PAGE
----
# FRACTALS Going beyond the Mandelbrot Set

The famous Mandelbrot Set likely springs to mind when talking fractals, but it’s just one of a whole group of fractals known as escape-time fractals. As it is there are several categories of fractals that are generated in quite different ways. Escape-time fractals are, perhaps, the most unexpected because, at first sight, it seems barely plausible that applying such a simple formula could produce an image that is visually attractive and literally infinite in the amount of detail it contains. By way of contrast, some of the algorithms used to generate these fractals might seem to be designed specifically to generate a fractal result – but nevertheless we promise to lead you on an astonishing voyage of discovery…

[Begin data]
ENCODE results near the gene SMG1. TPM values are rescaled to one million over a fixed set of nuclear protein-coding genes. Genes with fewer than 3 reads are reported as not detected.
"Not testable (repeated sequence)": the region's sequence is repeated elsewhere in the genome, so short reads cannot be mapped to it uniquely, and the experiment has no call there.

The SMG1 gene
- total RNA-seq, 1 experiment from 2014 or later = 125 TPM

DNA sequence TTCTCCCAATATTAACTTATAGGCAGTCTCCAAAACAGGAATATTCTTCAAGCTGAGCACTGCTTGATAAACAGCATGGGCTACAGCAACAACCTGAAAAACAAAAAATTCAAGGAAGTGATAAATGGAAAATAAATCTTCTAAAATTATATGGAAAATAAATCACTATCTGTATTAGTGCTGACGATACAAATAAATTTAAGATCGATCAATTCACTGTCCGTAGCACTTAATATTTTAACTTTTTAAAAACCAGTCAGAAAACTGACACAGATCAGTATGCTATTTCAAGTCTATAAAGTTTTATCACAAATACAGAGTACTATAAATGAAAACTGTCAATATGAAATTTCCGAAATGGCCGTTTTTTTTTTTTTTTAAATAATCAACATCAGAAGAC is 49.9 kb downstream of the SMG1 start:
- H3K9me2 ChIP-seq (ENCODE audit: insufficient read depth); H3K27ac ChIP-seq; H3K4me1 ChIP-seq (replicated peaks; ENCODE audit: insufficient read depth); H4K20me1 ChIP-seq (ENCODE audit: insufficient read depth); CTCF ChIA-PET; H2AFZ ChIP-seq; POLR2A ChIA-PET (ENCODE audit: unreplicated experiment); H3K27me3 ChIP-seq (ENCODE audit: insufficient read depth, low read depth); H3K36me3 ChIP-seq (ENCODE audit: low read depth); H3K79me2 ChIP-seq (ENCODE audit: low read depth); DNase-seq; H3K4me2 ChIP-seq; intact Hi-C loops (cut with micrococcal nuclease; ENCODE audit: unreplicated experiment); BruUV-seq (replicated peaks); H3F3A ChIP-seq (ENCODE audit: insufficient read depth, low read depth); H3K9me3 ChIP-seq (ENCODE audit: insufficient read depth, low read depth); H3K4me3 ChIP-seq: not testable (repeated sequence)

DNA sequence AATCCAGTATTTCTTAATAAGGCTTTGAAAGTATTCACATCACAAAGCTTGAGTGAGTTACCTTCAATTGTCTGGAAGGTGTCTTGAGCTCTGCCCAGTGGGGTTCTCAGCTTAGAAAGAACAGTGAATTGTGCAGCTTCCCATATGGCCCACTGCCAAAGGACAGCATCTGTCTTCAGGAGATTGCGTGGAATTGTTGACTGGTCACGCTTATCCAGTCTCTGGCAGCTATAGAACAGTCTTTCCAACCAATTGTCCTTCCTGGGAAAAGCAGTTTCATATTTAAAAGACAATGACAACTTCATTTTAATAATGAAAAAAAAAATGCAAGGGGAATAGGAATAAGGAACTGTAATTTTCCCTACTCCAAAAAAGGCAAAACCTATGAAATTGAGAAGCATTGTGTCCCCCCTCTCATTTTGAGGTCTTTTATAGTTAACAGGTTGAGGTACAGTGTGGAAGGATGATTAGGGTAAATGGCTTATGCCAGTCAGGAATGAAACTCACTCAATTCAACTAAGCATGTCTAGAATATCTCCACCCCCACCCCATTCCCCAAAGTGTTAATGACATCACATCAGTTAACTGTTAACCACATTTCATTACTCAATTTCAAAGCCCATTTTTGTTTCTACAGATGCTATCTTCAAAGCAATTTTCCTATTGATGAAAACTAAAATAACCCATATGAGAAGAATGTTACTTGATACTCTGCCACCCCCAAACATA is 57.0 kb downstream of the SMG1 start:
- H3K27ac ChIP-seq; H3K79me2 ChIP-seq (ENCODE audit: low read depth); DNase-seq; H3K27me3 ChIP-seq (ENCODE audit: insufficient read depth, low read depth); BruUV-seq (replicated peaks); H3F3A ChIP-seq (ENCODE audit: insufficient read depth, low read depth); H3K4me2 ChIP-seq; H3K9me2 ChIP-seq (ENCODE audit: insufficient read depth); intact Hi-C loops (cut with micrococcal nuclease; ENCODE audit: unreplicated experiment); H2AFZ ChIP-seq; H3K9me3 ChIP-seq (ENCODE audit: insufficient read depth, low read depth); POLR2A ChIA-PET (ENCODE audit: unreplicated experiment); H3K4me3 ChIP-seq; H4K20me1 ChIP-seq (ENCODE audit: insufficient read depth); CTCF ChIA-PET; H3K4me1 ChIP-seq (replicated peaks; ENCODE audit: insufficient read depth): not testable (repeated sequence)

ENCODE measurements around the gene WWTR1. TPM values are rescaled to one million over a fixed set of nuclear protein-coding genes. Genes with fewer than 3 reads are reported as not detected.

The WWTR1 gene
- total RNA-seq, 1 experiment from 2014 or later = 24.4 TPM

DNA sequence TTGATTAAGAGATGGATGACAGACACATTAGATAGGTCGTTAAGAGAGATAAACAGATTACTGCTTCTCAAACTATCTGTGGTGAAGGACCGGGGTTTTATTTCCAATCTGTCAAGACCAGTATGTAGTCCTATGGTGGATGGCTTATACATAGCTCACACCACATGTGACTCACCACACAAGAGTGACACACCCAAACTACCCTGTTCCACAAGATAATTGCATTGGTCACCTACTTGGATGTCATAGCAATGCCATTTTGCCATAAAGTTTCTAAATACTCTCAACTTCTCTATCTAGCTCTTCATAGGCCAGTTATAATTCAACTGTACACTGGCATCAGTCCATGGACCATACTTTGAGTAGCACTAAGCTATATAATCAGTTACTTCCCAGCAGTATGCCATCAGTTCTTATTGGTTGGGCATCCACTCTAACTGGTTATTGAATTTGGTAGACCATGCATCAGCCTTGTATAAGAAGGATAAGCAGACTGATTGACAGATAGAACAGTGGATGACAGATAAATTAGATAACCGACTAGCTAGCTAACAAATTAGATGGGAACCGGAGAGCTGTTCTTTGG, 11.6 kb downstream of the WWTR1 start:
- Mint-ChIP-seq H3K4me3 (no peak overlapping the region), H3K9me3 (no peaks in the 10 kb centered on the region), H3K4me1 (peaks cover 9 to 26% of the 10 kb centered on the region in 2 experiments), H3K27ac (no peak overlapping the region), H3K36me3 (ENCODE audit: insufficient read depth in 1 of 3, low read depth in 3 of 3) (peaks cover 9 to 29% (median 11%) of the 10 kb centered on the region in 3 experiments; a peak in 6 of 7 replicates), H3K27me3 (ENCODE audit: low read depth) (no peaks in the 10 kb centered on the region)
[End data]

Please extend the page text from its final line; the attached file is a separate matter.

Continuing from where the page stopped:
## Lost in the Sierpinski Triangle

As fractals are so visual we’re going to leave the maths for later and start by providing a hands-on introduction so you can see fractals on-screen from the very start. The fractal we’re going to look at is called the Sierpinski Triangle and you can generate it with the XaoS software. You can find the Sierpinski Triangle at Fractal > More Formulae > 7 Sierpinski, and investigate it by zooming and panning, using the intuitive interface.

You’ll notice the characteristic nature of a fractal – something that shows self-similarity at all levels of magnification – but in a change from the Mandelbrot Set and other escape-time fractals, that self-similarity is exact. Yes, the Sierpinski Triangle contains nothing more than triangles, at ever smaller scales, going on literally forever.

The real nature of the Sierpinski Triangle is somewhat hidden in , because of its use of colour to make the image more visually attractive. To see more

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